[A]fter everybody got up, and told of the suffering that Prop 8 had caused – the division, heartache, anger, frustration and pain – and when the last guy who spoke told him that the Mormon church owed the gay community an apology, he [Elder Jensen] stood and said, “To the [extent that] it’s within my power to apologize, I want to tell you that I am sorry. I am very sorry.” People were audibly weeping. Paul sobbed. I put my arm around him. It was very, very powerful. It felt very healing.I freely admit that initial response to the story was one of incredulity, followed by wariness. A 3rd-hand account? I rank that up with a faith-promoting rumor. And unlike the title of the Mormon Matters post and John D's Facebook status, it didn't sound like Jensen was apologizing for Prop 8 at all, merely that some people were hurt by the Church's role in it.
Its like an abusive spouse saying, "I'm sorry you are hurt." That isn't ownership for one's role in the pain; its avoiding taking blame and indirectly blaming the abused.
So, I wasn't too surprised when Carol Lynn Pearon's first-hand account of the meeting did not quite match up with John's hopeful summary of the event. Reading through Jensen's remarks, c/o Pearson, the following stood out to me:
I have heard the calls for change in our church’s policy on this subject [homosexuality]... I don’t think the evolution of our policies will go as far as many would like. Rather I think the evolution will be one of better understanding. I believe our concept of marriage is part of the bedrock of our doctrine and will not change. I believe our policy will continue to be that gay members of the Church must remain celibate. However, I want you to know that as a result of being with you this morning, my aversion to homophobia has grown. I know that many very good people have been deeply hurt, and I know that the Lord expects better of us.This is a far cry from the Church "apologizing" for Prop 8. This is a recognition of hurt, a statement that Church policies and doctrines remain as they are, and a statement of an "increased aversion" to hate. A statement of an aversion to hatred is not the same as taking ownership of one's role in spreading hate!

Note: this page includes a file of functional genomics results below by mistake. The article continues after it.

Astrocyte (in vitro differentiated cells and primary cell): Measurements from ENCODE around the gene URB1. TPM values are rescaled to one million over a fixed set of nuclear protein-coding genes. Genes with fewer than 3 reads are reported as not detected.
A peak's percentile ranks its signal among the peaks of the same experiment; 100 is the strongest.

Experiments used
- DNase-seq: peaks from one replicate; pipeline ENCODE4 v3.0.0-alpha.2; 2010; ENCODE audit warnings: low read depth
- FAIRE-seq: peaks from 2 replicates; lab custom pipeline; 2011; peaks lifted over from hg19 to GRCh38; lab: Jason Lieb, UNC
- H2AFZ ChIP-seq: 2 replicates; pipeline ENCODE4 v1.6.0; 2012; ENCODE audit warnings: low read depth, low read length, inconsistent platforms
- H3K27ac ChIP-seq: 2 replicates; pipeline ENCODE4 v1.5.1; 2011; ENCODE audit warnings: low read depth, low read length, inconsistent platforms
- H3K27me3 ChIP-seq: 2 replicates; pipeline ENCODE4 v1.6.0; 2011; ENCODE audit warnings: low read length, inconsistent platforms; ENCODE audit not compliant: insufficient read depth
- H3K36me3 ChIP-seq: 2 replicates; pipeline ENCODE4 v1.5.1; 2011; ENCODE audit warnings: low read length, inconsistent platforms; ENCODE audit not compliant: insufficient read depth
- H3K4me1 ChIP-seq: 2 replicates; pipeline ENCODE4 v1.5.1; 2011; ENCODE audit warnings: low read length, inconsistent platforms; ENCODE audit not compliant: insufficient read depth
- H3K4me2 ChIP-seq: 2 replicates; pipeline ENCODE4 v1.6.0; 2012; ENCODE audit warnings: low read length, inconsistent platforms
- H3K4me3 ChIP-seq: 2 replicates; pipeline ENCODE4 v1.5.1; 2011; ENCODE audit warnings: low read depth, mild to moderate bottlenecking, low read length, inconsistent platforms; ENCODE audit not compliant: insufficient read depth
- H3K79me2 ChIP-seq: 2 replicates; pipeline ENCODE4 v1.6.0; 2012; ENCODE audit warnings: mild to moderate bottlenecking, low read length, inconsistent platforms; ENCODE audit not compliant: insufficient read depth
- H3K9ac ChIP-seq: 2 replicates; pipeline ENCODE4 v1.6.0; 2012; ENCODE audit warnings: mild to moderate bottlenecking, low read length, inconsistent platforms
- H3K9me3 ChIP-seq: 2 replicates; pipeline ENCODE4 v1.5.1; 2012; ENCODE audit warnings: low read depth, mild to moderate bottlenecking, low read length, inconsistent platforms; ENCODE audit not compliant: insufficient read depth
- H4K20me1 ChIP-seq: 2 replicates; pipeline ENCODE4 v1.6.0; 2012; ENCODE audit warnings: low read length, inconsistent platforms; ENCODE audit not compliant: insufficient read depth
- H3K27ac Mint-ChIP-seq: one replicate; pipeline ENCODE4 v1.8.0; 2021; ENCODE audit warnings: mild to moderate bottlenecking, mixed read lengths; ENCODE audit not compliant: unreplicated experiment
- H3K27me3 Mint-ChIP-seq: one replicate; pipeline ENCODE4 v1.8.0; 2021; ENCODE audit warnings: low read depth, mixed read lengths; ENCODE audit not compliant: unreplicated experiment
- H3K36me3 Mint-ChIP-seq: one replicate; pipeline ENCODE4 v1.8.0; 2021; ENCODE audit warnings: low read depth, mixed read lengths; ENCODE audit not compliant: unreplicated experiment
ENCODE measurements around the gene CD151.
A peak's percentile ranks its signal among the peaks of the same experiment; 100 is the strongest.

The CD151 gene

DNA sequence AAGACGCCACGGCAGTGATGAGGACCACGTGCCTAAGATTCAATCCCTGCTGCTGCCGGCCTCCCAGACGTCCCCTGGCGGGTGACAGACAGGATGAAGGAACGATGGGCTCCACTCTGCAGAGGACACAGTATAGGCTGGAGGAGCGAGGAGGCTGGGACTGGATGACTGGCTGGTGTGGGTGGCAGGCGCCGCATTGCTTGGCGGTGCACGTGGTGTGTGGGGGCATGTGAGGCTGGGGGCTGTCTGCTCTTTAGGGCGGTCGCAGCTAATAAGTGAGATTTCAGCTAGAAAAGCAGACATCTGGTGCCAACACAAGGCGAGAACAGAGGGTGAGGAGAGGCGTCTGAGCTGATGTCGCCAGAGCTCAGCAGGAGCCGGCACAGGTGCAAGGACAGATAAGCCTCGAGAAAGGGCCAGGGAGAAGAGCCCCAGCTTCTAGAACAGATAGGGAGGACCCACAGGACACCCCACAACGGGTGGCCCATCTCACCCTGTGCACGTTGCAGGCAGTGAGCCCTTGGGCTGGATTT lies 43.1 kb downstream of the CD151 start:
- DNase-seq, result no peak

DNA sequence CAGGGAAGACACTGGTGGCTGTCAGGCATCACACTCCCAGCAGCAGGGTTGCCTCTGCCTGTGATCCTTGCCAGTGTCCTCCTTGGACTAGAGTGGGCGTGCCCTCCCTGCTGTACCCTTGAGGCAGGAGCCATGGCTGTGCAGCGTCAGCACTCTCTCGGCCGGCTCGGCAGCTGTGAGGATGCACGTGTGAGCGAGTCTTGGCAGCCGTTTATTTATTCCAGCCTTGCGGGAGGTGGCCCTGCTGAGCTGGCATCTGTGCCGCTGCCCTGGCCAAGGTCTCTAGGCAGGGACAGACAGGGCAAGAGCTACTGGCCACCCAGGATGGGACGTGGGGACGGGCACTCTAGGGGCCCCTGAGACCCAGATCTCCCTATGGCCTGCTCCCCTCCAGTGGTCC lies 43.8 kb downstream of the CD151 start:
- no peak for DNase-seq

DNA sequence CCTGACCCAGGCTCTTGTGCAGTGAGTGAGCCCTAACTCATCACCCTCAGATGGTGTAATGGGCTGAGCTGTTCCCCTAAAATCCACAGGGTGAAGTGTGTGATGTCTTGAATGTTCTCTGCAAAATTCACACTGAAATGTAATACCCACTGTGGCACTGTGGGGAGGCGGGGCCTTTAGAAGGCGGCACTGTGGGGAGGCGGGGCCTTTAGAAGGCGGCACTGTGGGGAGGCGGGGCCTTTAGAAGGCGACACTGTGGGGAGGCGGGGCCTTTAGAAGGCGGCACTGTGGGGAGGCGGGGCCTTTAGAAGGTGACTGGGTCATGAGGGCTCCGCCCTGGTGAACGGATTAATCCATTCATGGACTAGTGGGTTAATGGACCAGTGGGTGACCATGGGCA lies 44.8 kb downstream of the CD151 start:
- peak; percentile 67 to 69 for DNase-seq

The Church's role in the same-sex marriage debate is not one that came about hesitantly or abruptly. Internal letters and emails within the Church have shown that Prop 8 merely represents one battle in a long-planned, highly structured campaign in the war against "Traditional Marriage". Campaign "strategery" is present in the literature as early as the 1970s, during the Church's fight against the ERA. Any thoughts that the Church might "apologize" for its casualties such a long-standing public fight are pipe dreams.